"When you're in the pit of a monster wave looking up at a vicious lip feathering ominously, this will be the only set of skills you wished you knew!"
Glyn Brackenbury, England Team Rider and Coach
People often assume that exiting a wave is simple, "You just get off". This statement is perfectly true, if you assume that surfing is just "doing some turns". The ways outlined below make getting off the wave infinitely easier, less painful and more skilful.
One of the essential skills in exiting a wave is actually to do with your wave selection. This is a whole new page but, put simply, if you select the right kind of waves, i.e. ones with an obvious shoulder and aren't closing out, then exiting is simple. Think about the type of waves you ride:
- Where are you riding in relation to the shoulder?
- When you paddle for the wave to take off can you see an exit?
- Is it going to close out?
- How long is the wave staying green for?
Start getting used to asking yourself these questions before, during, and after your sessions, and you'll find it easier to exit from the wave.
Dan Green needing an exit. Santa Cruz Portugal
The White Water Exit
This exit is really commonly used and is normally the first exit we learn, given that our first waves are normally broken ones. The ability to do this exit well can seriously reduce the chances of a long hard paddle out against the white water. Core principles for this exit are:
- Always turn towards where the wave broke first.
- If the boat is pointing to the right exit to the left and vice versa.
- The more perpendicular to the wave you can get your boat the easier the exit is.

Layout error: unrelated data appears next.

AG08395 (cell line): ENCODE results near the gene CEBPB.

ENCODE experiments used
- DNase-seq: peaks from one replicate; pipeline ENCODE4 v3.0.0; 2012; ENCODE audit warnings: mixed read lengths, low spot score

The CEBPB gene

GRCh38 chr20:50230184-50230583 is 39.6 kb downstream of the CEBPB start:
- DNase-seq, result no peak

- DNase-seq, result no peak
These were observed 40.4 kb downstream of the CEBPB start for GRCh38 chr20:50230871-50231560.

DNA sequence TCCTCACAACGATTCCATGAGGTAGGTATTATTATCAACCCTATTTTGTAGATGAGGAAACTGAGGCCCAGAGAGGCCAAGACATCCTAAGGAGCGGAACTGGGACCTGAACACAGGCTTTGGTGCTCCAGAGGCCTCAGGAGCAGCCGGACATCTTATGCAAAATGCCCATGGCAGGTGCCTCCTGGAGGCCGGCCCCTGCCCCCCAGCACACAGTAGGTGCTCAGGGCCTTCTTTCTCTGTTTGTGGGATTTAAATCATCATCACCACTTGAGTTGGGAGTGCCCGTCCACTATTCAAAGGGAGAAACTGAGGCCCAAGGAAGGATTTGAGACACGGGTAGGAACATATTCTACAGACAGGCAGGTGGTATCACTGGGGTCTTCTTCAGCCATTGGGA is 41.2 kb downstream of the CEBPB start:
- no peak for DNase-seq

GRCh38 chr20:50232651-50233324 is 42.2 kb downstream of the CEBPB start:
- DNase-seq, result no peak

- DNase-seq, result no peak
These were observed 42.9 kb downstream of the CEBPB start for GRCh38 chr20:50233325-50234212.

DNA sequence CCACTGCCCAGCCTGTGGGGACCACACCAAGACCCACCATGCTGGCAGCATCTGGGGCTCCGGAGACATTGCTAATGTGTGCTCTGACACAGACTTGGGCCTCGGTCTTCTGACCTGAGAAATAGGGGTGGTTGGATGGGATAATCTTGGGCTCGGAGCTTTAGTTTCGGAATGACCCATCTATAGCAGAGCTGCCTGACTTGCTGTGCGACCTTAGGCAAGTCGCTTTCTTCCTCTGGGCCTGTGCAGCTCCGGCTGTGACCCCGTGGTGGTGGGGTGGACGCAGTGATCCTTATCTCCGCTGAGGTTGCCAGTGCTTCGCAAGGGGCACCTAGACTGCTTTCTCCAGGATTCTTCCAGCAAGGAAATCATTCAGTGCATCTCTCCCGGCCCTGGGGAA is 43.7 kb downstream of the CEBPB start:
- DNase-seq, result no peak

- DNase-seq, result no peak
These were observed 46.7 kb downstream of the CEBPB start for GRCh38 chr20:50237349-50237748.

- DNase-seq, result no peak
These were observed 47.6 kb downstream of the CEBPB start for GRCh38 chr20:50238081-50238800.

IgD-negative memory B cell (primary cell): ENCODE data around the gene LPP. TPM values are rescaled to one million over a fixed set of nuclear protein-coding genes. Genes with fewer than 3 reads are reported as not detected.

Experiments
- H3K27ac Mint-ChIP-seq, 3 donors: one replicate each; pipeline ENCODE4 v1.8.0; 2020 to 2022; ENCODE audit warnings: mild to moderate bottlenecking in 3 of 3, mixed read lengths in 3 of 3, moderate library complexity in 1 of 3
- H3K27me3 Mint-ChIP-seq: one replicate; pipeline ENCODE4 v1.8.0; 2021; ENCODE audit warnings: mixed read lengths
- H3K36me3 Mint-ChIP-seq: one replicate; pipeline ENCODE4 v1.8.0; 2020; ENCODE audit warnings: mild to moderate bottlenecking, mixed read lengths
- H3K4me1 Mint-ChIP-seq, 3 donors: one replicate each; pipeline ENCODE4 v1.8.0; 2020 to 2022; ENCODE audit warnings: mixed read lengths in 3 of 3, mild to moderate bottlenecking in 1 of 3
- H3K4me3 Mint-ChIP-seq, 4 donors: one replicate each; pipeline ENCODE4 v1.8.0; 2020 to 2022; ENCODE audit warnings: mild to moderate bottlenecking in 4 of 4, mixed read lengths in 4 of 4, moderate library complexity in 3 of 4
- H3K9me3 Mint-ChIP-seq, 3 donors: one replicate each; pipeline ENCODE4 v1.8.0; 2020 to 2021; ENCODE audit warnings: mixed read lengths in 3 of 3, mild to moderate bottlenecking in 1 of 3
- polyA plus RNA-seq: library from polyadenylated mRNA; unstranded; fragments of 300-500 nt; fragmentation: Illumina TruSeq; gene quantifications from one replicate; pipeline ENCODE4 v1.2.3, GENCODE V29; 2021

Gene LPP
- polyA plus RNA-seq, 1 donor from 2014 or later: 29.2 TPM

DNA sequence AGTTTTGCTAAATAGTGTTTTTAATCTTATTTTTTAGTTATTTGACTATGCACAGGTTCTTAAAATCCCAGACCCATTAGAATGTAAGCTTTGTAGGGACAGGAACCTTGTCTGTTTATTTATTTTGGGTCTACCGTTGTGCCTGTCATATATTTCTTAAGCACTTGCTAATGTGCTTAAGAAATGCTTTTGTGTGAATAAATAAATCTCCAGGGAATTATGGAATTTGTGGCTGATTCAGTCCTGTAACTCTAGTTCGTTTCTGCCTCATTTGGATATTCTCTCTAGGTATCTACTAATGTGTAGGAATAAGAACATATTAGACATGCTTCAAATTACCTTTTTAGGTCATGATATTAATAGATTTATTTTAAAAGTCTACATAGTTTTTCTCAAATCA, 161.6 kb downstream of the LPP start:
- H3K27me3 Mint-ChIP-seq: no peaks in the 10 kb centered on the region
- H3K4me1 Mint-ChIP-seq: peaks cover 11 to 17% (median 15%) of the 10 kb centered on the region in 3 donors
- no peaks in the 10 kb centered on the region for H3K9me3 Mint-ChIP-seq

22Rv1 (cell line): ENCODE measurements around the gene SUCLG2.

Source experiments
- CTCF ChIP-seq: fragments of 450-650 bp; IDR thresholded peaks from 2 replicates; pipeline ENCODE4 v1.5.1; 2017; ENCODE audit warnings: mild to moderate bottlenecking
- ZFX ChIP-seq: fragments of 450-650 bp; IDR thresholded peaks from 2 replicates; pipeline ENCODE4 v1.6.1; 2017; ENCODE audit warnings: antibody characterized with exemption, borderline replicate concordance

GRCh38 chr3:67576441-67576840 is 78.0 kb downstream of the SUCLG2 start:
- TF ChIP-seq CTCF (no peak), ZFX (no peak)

Sequence below shows the set up for an exit.
- The rider has been riding right and the wave has closed out in front of him so the boat has been straightened out, as in the cut and run exit explained below.
- The exit begins. Once the boat has surfed out in front of the white water, turn the boat back towards where the wave broke first. Leaving the turn late allows the rider to get the boat more perpendicular to the wave.
- Continue with the turn maintaining as much speed as possible.
- You can clearly see the benefit of turning back towards where the wave broke first. If the rider had continued to the right the exit would have been impossible.
If the boat is being held by the wave in a sideways surf don't try to exit in the direction you are currently facing, it's much easier if you carve around 180 degrees and surf out using the speed you've just generated with your carve. The most important aspect of this is to get the boat pointing straight at the beach so you surf out in front of the wave, then carve the boat round for the exit. As shown in the sequence below.
- Boat straightened out in front of the wave.
- Big bottom turn initiated.
- As the nose of the boat hits the white water, the weight is thrown forwards to punch through the break.
- Finish off with a sprint to clear the break.
The Clean Exit
This would be the type of exit you would always choose to use. It requires you to be in the right place on the wave arriving at the right time. These exits become second nature as your riding progresses. The sequence below shows the rider simply surfing out the back of a green unbroken section of wave.
- Coming out of the Bottom turn, but instead of neutralising the edge, it remains engaged to continue the turning arc of the boat. Notice where the rider is looking.
- Continue the turn towards the lip. The body weight remains neutral and upright, with the paddle in a dynamic braced position.